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After at least 10 years of planning, officials in Cairo, Ill., say the timing is right to finally develop the estimated $300 million Alexander-Cairo Port District. The port would be at the confluence of the Ohio and Mississippi rivers.
During an Oct. 5 video presentation with developers, local government leaders and other officials, plans were presented to begin construction next year and possibly start operations in 2024.
“We do have a strategy we’ll be executing on early in 2022,” said port consultant Todd Ely, who has been working on the project for a decade. “We’ll be working with various state agencies and trade associations and individual companies that have already expressed interest in using the port for the export of their products.”
The plan calls for building a large landing facility on the Mississippi River, 5 miles upstream from the confluence with the Ohio River. Large cranes would lift the cargo containers off barges or other vessels that journey up the Mississippi from New Orleans or south from the nation’s agriculture heartland.
“We know that the Corps of Engineers has approved the deepening of the lower Mississippi, allowing much bigger vessels up into the Mississippi, upwards of 50 to 75 miles from its current configuration,” port design consultant John Vickerman said. “So what’s happening here is we’re changing the very character of the inland waterway system.”
In July 2020, the Army Corps of Engineers signed off to deepen the lower Mississippi River from 45 to 50 feet. The extra 5 feet will allow larger ships access to Louisiana ports at Baton Rouge, New Orleans, South Louisiana, St. Bernard and Plaquemines, which Cairo officials said makes the timing perfect with their project.
“Every port and every terminal of the more than 35 terminals on the Mississippi, and many on the Ohio, on the Illinois and the Missouri side, are now and will be shortly 50 to 75 miles closer to open ocean,” Vickerman added. “Their ability to move export product down the Mississippi and effectively transfer to large ocean vessels is upon us.”
Did You Know?
Cairo’s waterfront location played an essential role during the Civil War. Union Gen. Ulysses S. Grant chose the site to build Fort Defiance, which was used as a staging area to launch raids into Confederate territory in Tennessee, Kentucky and Missouri.
Port district officials say much of the required infrastructure to build a multimillion-dollar port is in place with Interstate 57 nearby, two state highways, bridges over the two rivers, and Class I railroad Canadian National having track that runs through the city.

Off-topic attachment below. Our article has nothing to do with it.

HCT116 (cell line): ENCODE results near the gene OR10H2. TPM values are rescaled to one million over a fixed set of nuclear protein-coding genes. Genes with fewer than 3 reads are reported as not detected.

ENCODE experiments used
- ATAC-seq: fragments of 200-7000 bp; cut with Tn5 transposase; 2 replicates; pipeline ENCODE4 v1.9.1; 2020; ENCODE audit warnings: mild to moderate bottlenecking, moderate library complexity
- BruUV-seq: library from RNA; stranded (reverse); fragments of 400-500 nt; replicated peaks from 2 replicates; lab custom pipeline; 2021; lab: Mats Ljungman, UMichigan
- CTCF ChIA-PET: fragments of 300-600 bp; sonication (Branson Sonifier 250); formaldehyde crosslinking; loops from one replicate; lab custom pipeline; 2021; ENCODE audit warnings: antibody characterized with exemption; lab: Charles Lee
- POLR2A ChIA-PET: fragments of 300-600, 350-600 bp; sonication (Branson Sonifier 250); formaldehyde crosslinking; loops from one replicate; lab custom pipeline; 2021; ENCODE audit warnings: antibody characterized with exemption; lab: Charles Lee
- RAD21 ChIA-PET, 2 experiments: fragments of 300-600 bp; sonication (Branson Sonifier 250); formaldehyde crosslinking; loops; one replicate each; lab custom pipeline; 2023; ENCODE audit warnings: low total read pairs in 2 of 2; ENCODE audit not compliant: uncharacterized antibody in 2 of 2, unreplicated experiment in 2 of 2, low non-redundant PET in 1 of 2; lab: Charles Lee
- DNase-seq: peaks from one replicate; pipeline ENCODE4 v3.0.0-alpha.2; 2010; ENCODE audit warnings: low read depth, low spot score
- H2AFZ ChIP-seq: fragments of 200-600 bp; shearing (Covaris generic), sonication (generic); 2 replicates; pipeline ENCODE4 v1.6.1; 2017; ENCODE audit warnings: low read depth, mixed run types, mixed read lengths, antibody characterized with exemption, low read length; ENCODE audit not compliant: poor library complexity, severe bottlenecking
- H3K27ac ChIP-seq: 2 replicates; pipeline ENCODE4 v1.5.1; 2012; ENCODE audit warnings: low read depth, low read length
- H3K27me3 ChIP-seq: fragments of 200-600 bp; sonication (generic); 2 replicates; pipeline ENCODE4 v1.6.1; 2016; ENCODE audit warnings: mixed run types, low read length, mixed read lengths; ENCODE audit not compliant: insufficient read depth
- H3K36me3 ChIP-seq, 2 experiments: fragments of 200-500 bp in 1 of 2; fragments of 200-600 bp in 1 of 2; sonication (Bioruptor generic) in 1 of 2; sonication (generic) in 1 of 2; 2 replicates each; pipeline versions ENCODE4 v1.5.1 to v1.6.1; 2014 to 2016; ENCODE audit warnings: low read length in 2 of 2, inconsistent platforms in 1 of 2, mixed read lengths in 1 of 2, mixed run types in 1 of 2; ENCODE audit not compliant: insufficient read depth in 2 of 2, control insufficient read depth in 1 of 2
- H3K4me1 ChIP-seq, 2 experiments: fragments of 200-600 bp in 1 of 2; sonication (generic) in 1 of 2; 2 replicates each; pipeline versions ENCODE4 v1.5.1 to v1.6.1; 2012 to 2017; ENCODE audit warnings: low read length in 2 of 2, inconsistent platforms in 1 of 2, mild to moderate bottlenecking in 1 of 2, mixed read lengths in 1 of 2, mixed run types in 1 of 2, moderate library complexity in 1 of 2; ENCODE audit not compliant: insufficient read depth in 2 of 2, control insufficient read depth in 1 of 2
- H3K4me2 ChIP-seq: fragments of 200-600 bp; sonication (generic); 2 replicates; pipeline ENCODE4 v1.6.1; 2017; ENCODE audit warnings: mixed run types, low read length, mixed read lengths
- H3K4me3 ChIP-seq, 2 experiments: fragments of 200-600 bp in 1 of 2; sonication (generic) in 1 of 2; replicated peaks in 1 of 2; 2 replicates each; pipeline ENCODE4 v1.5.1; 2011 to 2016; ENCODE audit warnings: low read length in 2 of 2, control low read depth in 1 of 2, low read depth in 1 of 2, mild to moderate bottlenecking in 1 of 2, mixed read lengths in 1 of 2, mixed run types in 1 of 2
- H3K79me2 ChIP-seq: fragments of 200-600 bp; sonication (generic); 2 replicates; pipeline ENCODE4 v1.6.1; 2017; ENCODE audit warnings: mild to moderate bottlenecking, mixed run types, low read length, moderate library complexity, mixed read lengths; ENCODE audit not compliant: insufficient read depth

Officials believe shipping agricultural commodities will be a large part of the port’s business. Seven of the nation’s top 10 states for soybean production are either on the Mississippi River or within one day’s driving distance for the trucking industry: Illinois, Iowa, Minnesota, Indiana, Missouri, Ohio and Arkansas. Seven of the top 10 states for corn production also are easily accessible by truck: Iowa, Illinois, Minnesota, Indiana, Ohio, Missouri and Wisconsin.
Iowa-based Soybean Transportation Coalition said 61% of U.S. soybean exports and 58% of corn exports depart from port facilities on the lower Mississippi River in the New Orleans area.
Port district officials said those figures and the likelihood of increased export growth encourage them to move forward.
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“As the port develops, and the business model becomes a bit more clear, we’ll be looking forward to offering them proposals and prices, and we’re confident we’re going to get quite a bit of their business,” Ely said.
Besides soybean and corn, officials believe other commodities, including coal, coiled steel, scrap metal, agricultural fertilizer, biofuels and wind energy equipment, would likely be moved from the port.
As far as the port’s structure, it is being proposed as a public-private partnership with the Alexander-Cairo Port Authority, a governing body that includes officials from the city of Cairo, Alexander County and the Cairo Public Utility Co., which owns the land where the port would be built, and a private port operator.
Besides the economic need for such a facility, the port proposal got a boost in 2019 when Illinois Gov. J.B. Pritzker and the Illinois General Assembly reached an agreement on a spending bill for infrastructure projects. Some $40 million was designated for the Alexander-Cairo Port District.
The project still needs final permits from the state and federal governments, including the Corps of Engineers, but officials say they are confident those will be obtained in time for a late-2022 construction start. It is estimated the project will generate $300 million in private investment, creating hundreds of construction-related jobs and other permanent positions in the transportation field once the port is operating.
This is not the first time Cairo’s waterfront location has played an essential role. During the Civil War, Union Gen. Ulysses S. Grant and soldiers built Fort Defiance, which was used as a staging area to launch raids into Confederate territory in Tennessee, Kentucky and Missouri.
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